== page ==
Talk about a taste of your own medicine. A federal watchdog office recently turned its spotlight inward and discovered problems with its own hiring and payroll practices.
The inspector general’s office for the Environmental Protection Agency said in a series of reports last week that it doesn’t require managers to verify the employment history or references of job candidates and hasn’t always followed internal overtime policies or guidelines for reporting time and attendance.
Congress requested the reviews after federal prosecutors charged John C. Beale, a former senior policy adviser with the EPA, with stealing $900,000 from the government by pretending to work for the Central Intelligence Agency while he was absent from the EPA. Beale pleaded guilty in September.
In one of the reports last week, the inspector general’s office found that its own human resources division “does not do anything to identify false statements in an applicant’s information, including job history or accomplishments.”
“Without verification of prior employment or references for eligible job candidates, the potential exists that the OIG will not hire the best possible candidate, or hire a job applicant based on misleading information,” the report said.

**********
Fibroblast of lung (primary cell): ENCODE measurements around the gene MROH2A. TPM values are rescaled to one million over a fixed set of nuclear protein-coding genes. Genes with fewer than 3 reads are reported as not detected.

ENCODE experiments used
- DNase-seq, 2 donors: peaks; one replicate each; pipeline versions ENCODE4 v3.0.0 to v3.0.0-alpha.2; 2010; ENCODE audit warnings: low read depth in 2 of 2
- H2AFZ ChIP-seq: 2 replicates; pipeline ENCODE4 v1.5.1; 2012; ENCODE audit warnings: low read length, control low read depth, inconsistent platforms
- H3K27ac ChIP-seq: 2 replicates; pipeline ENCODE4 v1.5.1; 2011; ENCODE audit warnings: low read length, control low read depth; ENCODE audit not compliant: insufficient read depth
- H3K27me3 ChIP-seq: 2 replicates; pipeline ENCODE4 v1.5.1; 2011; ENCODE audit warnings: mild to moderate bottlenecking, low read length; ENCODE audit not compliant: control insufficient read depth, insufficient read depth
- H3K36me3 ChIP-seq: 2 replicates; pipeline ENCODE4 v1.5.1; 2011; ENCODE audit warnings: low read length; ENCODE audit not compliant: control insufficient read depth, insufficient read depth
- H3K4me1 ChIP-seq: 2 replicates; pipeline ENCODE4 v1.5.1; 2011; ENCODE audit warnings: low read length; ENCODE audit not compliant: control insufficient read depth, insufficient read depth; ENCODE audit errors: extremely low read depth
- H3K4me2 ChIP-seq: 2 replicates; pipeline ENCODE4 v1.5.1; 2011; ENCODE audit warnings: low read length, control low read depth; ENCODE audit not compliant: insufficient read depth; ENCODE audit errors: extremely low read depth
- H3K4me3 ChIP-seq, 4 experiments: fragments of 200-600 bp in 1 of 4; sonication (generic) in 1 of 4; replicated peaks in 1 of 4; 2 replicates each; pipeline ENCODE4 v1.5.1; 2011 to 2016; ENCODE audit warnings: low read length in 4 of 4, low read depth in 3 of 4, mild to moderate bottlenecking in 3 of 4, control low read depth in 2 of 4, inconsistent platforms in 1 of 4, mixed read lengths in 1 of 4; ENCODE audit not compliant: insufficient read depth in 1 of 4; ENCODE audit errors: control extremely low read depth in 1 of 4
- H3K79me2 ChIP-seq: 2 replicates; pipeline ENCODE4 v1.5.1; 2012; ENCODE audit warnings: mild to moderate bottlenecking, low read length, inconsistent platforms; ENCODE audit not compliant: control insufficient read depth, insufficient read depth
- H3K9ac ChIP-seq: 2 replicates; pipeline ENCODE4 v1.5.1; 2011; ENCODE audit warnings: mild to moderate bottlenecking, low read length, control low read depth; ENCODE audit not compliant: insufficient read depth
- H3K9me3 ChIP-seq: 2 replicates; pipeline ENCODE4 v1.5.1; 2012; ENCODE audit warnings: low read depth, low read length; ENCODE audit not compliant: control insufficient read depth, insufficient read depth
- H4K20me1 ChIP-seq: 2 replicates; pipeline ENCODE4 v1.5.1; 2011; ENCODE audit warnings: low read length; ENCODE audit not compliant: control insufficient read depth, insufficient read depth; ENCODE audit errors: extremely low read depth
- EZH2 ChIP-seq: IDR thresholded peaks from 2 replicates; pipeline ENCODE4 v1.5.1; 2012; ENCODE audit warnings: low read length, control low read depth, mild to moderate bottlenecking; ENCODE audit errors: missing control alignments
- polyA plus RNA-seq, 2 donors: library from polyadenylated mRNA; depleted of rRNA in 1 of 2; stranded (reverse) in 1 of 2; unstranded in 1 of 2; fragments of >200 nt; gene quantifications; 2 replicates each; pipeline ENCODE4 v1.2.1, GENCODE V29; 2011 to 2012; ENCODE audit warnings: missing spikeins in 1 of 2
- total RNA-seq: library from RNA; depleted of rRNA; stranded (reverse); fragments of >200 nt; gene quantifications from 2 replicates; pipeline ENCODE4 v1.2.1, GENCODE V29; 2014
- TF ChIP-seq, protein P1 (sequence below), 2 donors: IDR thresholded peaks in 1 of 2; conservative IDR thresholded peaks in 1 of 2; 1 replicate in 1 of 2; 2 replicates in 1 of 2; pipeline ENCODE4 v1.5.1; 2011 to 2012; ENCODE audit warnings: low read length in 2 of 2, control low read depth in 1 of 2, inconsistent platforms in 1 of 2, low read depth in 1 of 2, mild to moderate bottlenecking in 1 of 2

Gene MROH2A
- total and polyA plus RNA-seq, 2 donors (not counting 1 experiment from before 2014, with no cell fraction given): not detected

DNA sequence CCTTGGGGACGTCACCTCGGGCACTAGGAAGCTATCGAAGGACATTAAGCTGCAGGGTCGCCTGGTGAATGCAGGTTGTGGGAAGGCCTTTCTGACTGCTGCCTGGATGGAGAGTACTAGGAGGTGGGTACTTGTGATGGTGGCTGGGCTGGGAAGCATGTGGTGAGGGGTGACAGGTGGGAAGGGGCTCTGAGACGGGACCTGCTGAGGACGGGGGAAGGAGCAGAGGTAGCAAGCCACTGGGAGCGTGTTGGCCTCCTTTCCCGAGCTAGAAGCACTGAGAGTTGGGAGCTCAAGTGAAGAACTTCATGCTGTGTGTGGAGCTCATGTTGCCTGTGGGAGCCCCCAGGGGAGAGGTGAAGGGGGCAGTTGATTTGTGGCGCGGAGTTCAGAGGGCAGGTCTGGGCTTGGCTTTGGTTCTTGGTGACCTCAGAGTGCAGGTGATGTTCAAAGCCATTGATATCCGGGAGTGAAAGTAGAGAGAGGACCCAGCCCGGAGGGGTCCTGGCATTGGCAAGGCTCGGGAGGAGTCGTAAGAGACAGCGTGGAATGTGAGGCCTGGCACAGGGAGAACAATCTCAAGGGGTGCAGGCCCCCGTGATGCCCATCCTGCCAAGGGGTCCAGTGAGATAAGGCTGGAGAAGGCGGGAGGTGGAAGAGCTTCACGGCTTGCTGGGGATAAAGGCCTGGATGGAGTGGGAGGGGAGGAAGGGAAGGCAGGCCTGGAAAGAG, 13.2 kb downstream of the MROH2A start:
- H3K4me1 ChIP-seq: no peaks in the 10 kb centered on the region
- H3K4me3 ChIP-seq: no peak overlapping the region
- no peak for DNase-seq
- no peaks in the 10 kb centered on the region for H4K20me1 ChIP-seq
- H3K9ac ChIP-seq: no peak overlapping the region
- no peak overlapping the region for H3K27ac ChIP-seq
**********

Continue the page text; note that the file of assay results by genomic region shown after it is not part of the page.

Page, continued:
The deputy inspector general agreed with all of the recommendations from the review, which called for the watchdog office to require verification of work history and references before making final hiring decisions.
In regard to overtime policies, an internal audit found that management did not ensure compliance with overtime policies and that the guidelines were not clear in the first place. Auditors recommended that the inspector general’s office clarify its overtime-authorization requirements and use appropriate forms for approval.
With time-and-attendance reporting, the watchdog agency said its employees did not always use the organization’s official system for recording hours, including for leave and premium pay. The report concluded that a lack of planned time sheets can result in inaccurate time-and-attendance numbers, as well as payments going to staffers without proper authorization.
The inspector general’s office called on managers and employees to review their records and correct them where appropriate, in addition to implementing controls to ensure that workers comply with reporting policies. The deputy inspector general agreed with the recommendations.